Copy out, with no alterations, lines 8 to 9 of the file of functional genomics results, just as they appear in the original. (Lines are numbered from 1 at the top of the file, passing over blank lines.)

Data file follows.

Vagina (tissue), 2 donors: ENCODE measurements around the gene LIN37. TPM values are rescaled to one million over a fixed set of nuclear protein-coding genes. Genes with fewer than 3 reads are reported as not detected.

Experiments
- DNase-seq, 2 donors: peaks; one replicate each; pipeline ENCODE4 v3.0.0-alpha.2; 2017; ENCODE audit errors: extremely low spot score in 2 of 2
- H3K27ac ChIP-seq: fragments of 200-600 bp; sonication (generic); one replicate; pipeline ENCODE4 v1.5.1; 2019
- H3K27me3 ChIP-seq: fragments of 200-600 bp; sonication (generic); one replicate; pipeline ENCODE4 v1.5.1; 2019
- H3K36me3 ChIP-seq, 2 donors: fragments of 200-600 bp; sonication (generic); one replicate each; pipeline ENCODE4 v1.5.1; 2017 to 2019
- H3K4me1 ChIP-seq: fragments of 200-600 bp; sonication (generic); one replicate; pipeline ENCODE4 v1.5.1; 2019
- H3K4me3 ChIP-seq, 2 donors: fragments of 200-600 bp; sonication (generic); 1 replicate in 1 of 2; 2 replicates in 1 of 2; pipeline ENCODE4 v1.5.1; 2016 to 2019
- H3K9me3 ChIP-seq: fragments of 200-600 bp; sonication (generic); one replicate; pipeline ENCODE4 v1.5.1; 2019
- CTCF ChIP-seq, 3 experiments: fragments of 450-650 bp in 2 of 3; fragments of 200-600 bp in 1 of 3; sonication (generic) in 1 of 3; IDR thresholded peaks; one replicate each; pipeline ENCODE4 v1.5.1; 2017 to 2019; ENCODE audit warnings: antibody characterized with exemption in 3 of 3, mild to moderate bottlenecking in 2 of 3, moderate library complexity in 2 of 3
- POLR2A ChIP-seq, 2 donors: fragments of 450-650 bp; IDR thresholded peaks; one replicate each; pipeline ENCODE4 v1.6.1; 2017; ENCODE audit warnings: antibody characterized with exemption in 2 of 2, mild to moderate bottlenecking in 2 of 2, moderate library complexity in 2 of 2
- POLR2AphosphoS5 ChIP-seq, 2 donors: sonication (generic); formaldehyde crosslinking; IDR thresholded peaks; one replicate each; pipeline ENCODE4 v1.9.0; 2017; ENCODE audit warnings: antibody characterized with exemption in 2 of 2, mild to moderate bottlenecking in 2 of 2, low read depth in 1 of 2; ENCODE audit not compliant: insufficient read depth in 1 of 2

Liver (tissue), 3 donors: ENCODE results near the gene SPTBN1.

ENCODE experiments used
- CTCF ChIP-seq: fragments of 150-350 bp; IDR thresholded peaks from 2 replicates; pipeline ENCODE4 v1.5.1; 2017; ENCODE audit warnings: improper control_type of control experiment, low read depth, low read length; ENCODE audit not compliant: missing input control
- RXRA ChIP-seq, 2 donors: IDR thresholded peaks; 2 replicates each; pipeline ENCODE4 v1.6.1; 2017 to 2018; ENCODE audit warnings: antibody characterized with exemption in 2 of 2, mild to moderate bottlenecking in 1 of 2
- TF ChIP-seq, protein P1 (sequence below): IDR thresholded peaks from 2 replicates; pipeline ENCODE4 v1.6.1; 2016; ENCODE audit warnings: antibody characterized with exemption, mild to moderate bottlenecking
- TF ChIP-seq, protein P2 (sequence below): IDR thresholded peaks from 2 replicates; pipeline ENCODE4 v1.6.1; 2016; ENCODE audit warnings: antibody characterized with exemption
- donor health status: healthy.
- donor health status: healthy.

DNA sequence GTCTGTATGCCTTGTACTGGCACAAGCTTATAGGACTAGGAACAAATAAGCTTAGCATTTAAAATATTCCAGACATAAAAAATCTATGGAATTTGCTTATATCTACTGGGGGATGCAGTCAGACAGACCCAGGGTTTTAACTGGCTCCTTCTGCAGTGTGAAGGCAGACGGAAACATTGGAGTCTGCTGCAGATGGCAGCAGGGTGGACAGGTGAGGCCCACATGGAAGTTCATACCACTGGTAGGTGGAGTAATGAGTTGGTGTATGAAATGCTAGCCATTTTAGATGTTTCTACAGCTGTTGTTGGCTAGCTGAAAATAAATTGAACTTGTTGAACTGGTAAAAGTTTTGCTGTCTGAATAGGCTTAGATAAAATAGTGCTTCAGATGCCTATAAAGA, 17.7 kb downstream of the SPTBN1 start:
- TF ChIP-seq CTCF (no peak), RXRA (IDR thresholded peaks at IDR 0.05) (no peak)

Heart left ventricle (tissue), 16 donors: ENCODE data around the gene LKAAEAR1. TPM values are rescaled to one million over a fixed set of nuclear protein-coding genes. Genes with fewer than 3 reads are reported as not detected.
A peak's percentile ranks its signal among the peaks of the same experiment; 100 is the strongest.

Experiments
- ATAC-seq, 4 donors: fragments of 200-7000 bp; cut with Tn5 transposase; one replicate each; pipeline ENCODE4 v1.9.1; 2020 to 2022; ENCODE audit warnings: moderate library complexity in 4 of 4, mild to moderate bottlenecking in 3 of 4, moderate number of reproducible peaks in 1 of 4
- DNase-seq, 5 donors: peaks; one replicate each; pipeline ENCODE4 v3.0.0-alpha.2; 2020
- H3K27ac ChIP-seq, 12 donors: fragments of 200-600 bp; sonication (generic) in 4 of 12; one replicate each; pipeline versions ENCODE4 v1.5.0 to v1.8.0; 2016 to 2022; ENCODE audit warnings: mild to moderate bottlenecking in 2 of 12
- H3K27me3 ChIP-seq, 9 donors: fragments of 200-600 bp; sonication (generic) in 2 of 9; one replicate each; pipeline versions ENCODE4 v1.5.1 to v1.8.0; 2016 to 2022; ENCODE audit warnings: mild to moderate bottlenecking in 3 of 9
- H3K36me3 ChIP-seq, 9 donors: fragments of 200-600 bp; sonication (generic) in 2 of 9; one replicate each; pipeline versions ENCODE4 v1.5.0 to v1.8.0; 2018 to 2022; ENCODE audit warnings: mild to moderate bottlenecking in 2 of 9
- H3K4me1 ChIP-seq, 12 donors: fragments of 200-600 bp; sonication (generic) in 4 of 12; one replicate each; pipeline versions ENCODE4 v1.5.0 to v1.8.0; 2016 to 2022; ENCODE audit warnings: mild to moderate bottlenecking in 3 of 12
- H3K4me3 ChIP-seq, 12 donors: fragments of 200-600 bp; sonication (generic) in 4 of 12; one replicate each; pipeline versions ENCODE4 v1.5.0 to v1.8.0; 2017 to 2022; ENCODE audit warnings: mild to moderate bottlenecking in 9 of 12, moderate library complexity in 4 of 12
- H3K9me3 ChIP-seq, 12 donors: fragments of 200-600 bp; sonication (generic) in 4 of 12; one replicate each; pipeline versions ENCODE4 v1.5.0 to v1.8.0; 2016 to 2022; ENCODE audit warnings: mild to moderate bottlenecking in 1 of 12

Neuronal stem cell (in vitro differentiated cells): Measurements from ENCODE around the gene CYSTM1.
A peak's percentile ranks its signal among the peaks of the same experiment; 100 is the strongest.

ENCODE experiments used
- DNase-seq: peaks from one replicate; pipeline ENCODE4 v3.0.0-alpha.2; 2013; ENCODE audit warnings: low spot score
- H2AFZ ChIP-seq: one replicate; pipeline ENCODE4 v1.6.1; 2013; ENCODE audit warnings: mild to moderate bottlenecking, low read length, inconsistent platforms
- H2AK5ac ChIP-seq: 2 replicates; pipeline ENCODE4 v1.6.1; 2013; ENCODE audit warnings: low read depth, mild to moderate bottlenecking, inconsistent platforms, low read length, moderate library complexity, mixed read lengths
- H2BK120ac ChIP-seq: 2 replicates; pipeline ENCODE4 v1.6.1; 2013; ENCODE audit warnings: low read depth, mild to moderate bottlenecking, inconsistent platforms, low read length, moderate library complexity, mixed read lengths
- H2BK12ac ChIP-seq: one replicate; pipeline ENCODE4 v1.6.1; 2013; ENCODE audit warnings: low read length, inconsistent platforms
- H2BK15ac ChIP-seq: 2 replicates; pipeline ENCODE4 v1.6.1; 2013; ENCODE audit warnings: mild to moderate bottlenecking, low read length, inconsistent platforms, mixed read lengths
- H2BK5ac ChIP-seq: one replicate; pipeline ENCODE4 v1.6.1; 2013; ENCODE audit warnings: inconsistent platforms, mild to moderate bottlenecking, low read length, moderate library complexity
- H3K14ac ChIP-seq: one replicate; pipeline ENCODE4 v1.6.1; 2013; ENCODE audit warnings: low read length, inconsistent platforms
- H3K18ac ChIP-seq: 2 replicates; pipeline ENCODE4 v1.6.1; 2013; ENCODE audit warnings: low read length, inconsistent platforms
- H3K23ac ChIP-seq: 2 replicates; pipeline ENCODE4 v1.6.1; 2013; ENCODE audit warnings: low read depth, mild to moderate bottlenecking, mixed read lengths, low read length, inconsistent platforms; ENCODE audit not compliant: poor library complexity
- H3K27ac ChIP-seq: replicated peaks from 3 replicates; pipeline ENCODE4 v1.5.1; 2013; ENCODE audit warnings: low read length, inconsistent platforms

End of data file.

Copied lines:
- H3K4me3 ChIP-seq, 2 donors: fragments of 200-600 bp; sonication (generic); 1 replicate in 1 of 2; 2 replicates in 1 of 2; pipeline ENCODE4 v1.5.1; 2016 to 2019
- H3K9me3 ChIP-seq: fragments of 200-600 bp; sonication (generic); one replicate; pipeline ENCODE4 v1.5.1; 2019